330A direct extension of the single monitor semantics is to release all locks when waiting and transferring ownership of all locks when signalling. However, for the purpose of synchronization it may be usefull to only release some of the locks but keep others. It is possible to support internal scheduling and \gls{group-acquire} without any extra syntax by relying on order of acquisition. Here is an example of the different contexts in which internal scheduling can be used. (Note that here the use of helper routines is irrelevant, only routines acquire mutual exclusion have an impact on internal scheduling):
    330331
    331332\begin{center}
     
    337338
    338339void foo(monitor & mutex a,
    339          monitor & mutex b) {
     340           monitor & mutex b) {
     341
    340342        wait(e);
    341343}
     
    351353
    352354void bar(monitor & mutex a,
    353          monitor & nomutex b) {
     355           monitor & nomutex b) {
    354356        foo(a,b);
    355357}
    356358
    357359void foo(monitor & mutex a,
    358          monitor & mutex b) {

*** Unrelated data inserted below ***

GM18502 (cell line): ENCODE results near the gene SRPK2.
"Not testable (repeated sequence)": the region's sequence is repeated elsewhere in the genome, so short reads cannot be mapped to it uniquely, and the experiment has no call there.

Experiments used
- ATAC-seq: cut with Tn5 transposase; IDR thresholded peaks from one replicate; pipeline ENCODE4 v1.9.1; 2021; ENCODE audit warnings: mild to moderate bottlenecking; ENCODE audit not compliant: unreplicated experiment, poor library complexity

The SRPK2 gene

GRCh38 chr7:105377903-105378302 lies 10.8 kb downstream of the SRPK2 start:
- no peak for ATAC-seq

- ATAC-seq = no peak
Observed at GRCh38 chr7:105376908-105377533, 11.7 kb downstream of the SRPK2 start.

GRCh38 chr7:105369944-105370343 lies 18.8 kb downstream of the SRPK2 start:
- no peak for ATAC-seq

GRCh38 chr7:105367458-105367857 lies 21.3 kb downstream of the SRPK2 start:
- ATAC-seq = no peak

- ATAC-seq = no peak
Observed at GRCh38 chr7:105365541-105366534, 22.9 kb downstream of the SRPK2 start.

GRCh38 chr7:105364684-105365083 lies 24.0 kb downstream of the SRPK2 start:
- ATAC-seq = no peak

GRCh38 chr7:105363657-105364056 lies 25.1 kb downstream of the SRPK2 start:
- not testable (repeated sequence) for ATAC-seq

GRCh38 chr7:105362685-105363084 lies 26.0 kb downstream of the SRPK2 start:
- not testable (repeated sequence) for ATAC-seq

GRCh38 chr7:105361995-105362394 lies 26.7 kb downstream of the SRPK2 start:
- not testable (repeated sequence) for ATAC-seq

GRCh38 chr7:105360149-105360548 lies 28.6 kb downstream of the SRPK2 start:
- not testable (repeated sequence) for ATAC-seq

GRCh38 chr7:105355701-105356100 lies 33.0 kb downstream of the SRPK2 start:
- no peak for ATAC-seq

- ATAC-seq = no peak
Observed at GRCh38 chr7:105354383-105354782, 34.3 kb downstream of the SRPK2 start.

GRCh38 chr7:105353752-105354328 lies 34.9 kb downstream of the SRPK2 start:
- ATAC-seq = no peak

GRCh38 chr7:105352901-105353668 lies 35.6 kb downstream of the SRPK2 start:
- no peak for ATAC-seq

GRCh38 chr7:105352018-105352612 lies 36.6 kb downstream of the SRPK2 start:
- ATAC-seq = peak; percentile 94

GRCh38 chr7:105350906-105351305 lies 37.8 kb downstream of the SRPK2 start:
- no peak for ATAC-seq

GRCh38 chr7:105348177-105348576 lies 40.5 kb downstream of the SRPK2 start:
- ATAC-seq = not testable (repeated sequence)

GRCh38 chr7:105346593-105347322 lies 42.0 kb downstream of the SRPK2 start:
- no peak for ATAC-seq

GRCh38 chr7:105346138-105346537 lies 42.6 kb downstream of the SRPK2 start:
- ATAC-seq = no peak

360           monitor & mutex b) {
    359361        wait(e);
    360362}
     
    365367
    366368void bar(monitor & mutex a,
    367          monitor & nomutex b) {
    368         foo(a,b);
     369           monitor & nomutex b) {
     370        baz(a,b);
    369371}
    370372
    371373void baz(monitor & nomutex a,
    372          monitor & mutex b) {
     374           monitor & mutex b) {
    373375        wait(e);
    374376}
     
    379381\end{center}
    380382
    381 This can be interpreted in two different ways :
    382 \begin{flushleft}
    383 \begin{enumerate}
    384         \item \code{wait} atomically releases the monitors acquired by the inner-most routine, \underline{ignoring} nested calls.
    385         \item \code{wait} atomically releases the monitors acquired by the inner-most routine, \underline{considering} nested calls.
    386 \end{enumerate}
    387 \end{flushleft}
    388 While the difference between these two is subtle, it has a significant impact. In the first case it means that the calls to \code{foo} would behave the same in Context 1 and 2. This semantic would also mean that the call to \code{wait} in routine \code{baz} would only release \code{monitor b}. While this may seem intuitive with these examples, it does have one significant implication, it creates a strong distinction between acquiring multiple monitors in sequence and acquiring the same monitors simulatenously, i.e. :